Re: Thunderbird will become a webbased application - What about accessibility?


I've been making the same point for awhile. Some people still use Outlook Express. People still use Windows Live Mail.

E-mail is not the way malware or malicious content is generally spread now. The interest is in human engineering, getting people to think an e-mail is from a trusted source and taking actions such as going to fraudulent and malicious web sites or opening attachments. Another way is malicious web sites or hacking advertising on web sites, reputable or not.

Also, I don't recall ever seeing, on lists like this I've followed since about 1998, one report of someone being directly infected by opening an e-mail.


-----Original Message-----
From: Chris Smart
Sent: Monday, February 08, 2021 8:44 AM
Subject: Re: [nvda] Thunderbird will become a webbased application - What about accessibility?

Another thought:

Why does anyone need to use the very latest version of Thunderbird, if
an older one still works just fine?

This is a ridiculous example, but I held on to Eudora 7 for almost a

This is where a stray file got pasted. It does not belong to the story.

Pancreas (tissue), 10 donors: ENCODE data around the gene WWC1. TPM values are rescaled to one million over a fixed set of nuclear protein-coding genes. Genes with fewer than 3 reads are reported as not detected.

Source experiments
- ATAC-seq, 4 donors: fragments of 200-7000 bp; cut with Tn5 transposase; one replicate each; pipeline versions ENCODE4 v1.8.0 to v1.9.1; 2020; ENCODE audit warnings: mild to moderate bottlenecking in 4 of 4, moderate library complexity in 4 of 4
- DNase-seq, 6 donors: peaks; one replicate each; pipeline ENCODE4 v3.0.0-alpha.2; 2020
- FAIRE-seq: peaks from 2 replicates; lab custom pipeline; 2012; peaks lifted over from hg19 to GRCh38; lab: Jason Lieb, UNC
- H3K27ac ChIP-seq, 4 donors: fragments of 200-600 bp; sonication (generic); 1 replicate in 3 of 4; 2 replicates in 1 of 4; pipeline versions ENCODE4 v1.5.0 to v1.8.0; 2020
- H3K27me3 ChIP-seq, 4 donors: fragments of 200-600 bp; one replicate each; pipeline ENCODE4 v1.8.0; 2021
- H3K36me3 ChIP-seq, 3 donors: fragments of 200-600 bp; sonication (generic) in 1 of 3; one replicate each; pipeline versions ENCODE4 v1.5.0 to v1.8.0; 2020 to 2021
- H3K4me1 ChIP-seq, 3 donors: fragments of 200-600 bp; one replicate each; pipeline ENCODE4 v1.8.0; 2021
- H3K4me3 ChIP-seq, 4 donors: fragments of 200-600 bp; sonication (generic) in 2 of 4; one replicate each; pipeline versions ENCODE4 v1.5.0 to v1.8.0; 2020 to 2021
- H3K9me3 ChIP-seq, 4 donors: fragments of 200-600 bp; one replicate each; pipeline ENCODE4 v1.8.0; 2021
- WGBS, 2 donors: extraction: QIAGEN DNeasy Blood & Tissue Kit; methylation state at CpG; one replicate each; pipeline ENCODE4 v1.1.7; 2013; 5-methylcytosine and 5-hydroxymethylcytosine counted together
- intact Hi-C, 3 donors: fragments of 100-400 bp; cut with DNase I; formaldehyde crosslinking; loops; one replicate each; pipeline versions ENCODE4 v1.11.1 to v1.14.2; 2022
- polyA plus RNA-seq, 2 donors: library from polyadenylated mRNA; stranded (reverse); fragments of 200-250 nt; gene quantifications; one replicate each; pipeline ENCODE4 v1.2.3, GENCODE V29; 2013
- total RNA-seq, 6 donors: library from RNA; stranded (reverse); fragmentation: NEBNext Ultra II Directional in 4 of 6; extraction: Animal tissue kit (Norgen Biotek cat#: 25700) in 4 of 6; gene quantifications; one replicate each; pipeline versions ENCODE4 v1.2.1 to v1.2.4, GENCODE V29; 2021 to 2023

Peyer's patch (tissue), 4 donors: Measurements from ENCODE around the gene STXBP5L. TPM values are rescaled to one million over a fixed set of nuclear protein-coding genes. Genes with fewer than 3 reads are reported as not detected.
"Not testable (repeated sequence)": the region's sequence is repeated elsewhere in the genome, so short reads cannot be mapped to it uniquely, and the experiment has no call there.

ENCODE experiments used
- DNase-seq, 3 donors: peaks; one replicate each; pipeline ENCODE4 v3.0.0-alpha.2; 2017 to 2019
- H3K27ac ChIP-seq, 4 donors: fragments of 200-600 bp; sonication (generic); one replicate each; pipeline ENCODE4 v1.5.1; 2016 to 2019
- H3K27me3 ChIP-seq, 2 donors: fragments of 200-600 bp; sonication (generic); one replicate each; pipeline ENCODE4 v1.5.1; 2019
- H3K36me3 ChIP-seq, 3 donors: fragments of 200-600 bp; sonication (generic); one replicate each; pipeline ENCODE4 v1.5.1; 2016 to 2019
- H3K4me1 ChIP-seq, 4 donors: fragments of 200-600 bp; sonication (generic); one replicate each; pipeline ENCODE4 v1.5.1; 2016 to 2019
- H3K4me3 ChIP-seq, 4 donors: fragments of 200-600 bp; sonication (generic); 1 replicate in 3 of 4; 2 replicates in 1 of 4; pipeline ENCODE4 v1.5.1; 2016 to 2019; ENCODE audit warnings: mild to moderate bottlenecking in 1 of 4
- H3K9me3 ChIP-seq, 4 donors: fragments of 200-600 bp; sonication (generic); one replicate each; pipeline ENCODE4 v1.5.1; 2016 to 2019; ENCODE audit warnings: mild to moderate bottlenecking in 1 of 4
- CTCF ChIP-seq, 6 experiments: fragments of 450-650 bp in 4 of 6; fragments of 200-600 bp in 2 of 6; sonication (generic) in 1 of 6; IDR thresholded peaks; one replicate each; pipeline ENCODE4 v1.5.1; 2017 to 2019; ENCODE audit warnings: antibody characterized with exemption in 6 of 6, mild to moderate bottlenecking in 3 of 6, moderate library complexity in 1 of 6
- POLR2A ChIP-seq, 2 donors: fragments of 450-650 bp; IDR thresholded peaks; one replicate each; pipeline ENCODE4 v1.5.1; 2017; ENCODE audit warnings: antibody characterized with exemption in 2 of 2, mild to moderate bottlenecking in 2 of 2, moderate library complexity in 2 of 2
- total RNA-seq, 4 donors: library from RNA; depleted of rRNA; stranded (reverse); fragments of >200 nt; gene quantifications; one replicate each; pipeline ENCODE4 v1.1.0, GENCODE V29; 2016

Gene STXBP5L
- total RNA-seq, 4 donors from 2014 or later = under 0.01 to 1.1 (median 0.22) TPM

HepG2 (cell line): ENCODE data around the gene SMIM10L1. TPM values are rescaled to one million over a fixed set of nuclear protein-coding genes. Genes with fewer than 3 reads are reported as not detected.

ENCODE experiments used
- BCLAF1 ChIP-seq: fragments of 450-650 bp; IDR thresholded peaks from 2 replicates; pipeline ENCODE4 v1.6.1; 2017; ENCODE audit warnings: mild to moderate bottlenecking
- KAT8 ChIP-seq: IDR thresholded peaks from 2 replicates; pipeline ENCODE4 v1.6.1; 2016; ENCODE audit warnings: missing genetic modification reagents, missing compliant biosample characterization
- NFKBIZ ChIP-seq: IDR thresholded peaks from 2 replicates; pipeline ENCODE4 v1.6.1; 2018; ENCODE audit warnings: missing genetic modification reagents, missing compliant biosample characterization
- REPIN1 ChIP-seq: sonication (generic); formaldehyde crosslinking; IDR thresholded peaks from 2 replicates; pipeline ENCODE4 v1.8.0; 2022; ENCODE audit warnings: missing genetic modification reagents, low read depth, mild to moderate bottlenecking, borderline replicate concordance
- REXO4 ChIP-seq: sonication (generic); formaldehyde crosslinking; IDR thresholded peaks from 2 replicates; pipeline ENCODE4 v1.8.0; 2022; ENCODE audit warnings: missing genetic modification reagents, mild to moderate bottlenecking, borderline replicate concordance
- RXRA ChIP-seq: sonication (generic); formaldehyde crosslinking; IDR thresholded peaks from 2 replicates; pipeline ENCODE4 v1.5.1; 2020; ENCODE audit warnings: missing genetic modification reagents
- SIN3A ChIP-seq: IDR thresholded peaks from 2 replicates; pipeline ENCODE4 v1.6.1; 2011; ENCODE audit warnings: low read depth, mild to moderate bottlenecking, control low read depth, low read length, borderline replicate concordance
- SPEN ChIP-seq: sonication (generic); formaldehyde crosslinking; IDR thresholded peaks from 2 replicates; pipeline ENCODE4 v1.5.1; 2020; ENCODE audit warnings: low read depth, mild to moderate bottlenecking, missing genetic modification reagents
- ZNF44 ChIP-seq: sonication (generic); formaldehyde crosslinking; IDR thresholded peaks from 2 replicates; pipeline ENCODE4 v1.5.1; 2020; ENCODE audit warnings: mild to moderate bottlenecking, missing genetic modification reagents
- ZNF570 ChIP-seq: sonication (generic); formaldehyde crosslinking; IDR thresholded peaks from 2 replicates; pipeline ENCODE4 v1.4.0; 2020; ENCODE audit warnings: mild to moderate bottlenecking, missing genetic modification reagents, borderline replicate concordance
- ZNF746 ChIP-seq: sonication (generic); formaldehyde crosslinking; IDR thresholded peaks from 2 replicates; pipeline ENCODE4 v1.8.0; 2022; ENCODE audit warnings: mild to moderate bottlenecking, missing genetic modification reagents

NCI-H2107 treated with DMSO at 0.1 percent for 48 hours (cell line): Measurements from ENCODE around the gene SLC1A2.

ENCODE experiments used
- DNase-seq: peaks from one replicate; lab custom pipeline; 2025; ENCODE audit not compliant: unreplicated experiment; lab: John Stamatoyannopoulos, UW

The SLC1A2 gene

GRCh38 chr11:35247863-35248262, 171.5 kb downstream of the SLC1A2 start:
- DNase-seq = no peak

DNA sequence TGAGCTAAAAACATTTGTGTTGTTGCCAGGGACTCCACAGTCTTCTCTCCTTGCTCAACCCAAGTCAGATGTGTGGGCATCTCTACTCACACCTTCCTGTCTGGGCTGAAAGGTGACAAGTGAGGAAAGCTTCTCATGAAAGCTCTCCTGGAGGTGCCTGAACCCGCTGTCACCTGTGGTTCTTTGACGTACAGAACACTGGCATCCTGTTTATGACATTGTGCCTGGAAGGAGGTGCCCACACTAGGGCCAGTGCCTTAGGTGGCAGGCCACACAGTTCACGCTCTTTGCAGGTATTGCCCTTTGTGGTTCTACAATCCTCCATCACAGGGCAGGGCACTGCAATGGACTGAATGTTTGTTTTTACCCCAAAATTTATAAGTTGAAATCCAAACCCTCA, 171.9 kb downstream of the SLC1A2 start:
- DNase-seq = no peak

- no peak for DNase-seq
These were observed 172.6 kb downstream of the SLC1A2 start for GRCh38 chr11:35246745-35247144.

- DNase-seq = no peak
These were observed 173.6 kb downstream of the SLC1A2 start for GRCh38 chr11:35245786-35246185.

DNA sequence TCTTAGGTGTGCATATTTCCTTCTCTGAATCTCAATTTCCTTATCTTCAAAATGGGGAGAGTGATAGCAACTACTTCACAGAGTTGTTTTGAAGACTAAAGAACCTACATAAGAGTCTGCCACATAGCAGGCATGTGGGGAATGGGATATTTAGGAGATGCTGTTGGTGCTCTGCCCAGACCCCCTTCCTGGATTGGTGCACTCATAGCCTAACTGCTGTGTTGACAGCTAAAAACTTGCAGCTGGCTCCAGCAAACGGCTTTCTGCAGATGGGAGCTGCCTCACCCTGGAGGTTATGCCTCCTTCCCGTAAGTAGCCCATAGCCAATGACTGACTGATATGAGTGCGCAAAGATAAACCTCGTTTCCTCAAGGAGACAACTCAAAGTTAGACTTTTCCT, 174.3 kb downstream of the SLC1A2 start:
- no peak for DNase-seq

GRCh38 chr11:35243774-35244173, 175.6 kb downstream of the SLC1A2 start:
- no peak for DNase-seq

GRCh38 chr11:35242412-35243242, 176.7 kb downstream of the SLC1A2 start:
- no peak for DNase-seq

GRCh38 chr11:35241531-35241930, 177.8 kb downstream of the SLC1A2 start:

decade, and only switched to Thunderbird in the past year. Why? Because
it still worked under Windows 10.

Perhaps that won't be possible this time around, but other than security
concerns, or the way email works being changed in a fundamental way, I
can't see much changing in how we create, send, and receive email any
time soon. Email is very very old.

On 2021-02-08 5:37 a.m., Christian Schoepplein wrote:

regarding to a presentation at FOSDEM 2021 it is planed to make Thunderbird more and more a webbased application based on Electron.

I wonder what that means regarding to accessibility in Thunderbird in general and what other free graphical mailer will be available for Windows if Thunderbird might become inaccessible or at least very inefficient regarding to useability when it is a full webbased program.

Is anyone in touch with the Thunderbird developers and can find out more about their plans and how much they will have accessibility in mind?

I fear they do not care much about accessibility, so the next question is what can we do to bring this isue more into the public?

It would be really sad to loose the only really free and good to use graphical mailer for Windows. AFAIK there are not much alternatives left then, which is a real shame for such a central and important form of communication for blind people, especialy in this very challenging times :-(.



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